JEFFERSON CITY - Democratic Missouri Governor Jay Nixon, 56, is the 55th state governor and took office in 2008 when the unemployment rate peaked at 8.6%. He formerly served as Mo. Attorney General for 16 years, after serving as a Mo. state senator. He earned his undergraduate and law degrees from the University of Missouri-Columbia and now resides in Jefferson City with his wife, First Lady Georganne Wheeler Nixon. The couple has two sons, Jeremiah and Willson, in college. If reelected, Gov. Nixon said he would work with both Democrats and Republicans in the state legislature to get Missourians back to work and put a hold line on taxes, while advocating a technologically-advanced higher education system.
KOMU: Firstly, I want to set politics aside for a moment and ask you to tell me/tell our viewers, characteristically who is Jay Nixon?
NIXON: I was born and raised in De Soto, Missouri in Jefferson County-went to that school, then came up here and went to the University of Missouri-both undergrad and law school, went back home, went to work, and then was elected to the state Senate in 1986. Attorney General in 1992 and then elected Governor of the state four years ago.
KOMU: And you are married and a father of two boys.
NIXON: Georganne, my wife. My father was the Commissioner of Education of the state of Missouri of 1946 to 1970. My two sons, Jeremiah and Will are both college students.
KOMU: For viewers who may not be familiar with your background and those who may be voting for the first time in this Election, can you tell me truthfully, what inspired you to pursue politics?
NIXON: At one point, my mom was on the school board and rose to the position of president of the school board in De Soto. My dad was mayor. So, at the dinner table, you got to see democracy in action-two people working hard to be involved in their local community, so I think I had...with my mom and dad as involved as they were, kind of a clear signal that being involved in public service was something that was important, and you can make a difference.
KOMU: Briefly, how would you essentially ‘sum up' your first term as Governor? What do you consider your most pivotal achievement?
NIXON: Well, we've worked hard on three things to make a real difference-first of all, maintaining a rigid fiscal discipline, to keep that AAA bond rating. I've had to take $1.8 billion out of the budget, we've had to downsize government by over 4,000 employees, but keeping that AAA bond rating is important, not only for the state's credit rating but also for making an investment here. The second part is focus on jobs and getting those investments, like Ford and GM to make almost a billion dollars worth of investments and thousands of manufacturing jobs. And the third part is to make sure we're working together, bringing people together-Democrats and Republicans, not only to balance the budget but working on things like natural disasters. This morning we were talking about the Autism mandate we passed, the Partnership for Hope that's expanding to thousands of folks across the state, opportunities for developmental disability folks to live a more independent life. All of those require bringing people together in a very diverse state, and I'd like to continue to do that.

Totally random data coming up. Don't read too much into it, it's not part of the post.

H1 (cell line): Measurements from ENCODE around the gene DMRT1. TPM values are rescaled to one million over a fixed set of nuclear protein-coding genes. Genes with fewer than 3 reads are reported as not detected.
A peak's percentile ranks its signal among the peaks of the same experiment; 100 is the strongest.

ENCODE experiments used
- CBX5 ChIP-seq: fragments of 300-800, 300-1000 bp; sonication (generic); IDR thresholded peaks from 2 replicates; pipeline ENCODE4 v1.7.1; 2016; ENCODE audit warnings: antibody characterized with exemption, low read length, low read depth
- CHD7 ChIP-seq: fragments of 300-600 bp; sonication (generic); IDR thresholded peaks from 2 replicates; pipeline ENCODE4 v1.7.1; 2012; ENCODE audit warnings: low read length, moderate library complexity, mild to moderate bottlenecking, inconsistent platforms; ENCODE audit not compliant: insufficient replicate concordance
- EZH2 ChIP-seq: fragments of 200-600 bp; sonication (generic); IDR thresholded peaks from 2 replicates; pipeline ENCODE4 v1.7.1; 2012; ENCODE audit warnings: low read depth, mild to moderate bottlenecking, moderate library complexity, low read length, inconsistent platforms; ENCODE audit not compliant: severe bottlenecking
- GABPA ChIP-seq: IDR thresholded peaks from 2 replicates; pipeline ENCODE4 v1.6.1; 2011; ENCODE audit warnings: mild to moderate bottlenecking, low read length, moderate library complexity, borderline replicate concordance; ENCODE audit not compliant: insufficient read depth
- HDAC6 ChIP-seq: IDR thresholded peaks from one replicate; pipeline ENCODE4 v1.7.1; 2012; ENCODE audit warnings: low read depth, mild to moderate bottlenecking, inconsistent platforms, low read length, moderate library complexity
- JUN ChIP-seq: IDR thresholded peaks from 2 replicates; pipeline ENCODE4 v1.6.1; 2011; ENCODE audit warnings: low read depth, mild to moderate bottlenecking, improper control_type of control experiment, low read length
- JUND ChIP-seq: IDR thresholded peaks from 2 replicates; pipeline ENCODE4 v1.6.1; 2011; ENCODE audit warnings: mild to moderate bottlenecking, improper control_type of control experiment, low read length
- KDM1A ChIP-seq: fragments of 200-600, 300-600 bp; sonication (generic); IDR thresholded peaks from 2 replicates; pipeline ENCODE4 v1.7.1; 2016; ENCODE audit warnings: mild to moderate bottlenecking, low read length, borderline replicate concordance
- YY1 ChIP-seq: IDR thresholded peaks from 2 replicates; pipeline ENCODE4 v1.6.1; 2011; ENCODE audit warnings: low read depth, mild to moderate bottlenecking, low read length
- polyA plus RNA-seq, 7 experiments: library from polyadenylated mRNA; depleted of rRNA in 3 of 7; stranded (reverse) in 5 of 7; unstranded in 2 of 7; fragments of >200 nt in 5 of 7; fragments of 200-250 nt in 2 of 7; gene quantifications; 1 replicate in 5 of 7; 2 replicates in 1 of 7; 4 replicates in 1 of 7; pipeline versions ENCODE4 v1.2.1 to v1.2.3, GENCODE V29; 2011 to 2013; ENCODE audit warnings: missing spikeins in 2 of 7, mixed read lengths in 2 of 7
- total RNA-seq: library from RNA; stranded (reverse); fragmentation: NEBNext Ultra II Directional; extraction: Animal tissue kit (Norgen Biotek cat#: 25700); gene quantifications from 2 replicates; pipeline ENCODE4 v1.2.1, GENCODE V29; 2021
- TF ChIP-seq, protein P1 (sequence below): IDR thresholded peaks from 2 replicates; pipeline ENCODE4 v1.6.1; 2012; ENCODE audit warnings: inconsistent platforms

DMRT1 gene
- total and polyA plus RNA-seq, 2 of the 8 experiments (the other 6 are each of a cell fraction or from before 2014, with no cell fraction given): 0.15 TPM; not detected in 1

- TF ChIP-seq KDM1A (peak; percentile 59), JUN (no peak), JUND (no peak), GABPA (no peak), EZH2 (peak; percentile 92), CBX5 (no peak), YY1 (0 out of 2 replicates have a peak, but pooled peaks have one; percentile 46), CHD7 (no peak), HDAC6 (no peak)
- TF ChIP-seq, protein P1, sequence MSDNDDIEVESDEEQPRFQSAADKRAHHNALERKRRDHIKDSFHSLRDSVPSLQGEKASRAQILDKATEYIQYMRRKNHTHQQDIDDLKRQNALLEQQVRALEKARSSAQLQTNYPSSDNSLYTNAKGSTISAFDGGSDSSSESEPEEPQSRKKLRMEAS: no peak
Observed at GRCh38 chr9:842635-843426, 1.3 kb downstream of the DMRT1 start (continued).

KOMU: And both Democrats and Republicans have commended you for your work in Joplin. Is that something you're proud of?
NIXON: We've all been, 2011 was the year of natural disasters, not only for Joplin, but also for the tornado in Sedalia, St. Louis, the snow storm here, the floods in northeast and northwest Missouri. But, we've worked hard to not only make sure we have our first responders backed up but also to make sure that we keep folks calm and we use that faith-based initiative that we've expanded, so I think that when disaster struck, Missourians have gotten to see that working together, Missourians are the toughest people on God's green earth.
KOMU: Both you and your opponent Dave Spence said at the September debate in Columbia that you would NOT expand Missouri's Medicaid program under the federal health care law, which specifies federal government would pay 100% of the cost for making more people eligible for Medicaid starting in 2014...until the states later fund a continued expansion. Why your opposition?
NIXON: What I'd said, not only there but here is that we're going to work to make the best fit for Missouri. We want to look at all of the challenges that are out there. Obviously, the public's going to vote on some portions of this coming up in just a few short days, but I think obviously the Presidential Election has a lot to do with what is gonna happen there. I think once the Election is over, we'll work with health care providers, we'll work with legislators of both parties and make sure we are providing a cost-effective method to move forward but that continues to give the state the ability, that flexibility, but also where appropriate, make sure that we are getting a healthier Missouri.
KOMU: Is there a feasible alternative to Medicaid?
NIXON: I think that Affordable Healthcare has been passed, it's been upheld by the Supreme Court, and so we're looking at what would be best for Missouri under this, and I think obviously with the presidential campaign influx and which sort of path the federal government is going to take that we will respond in that Election, we will bring folks together, and we'll get a best fit for the Show-Me-State.
KOMU: Despite statistics, you and your opponent(s) have expressed sometimes drastically different views on the current state of the economy. What is your take on the current state of Missouri's economy?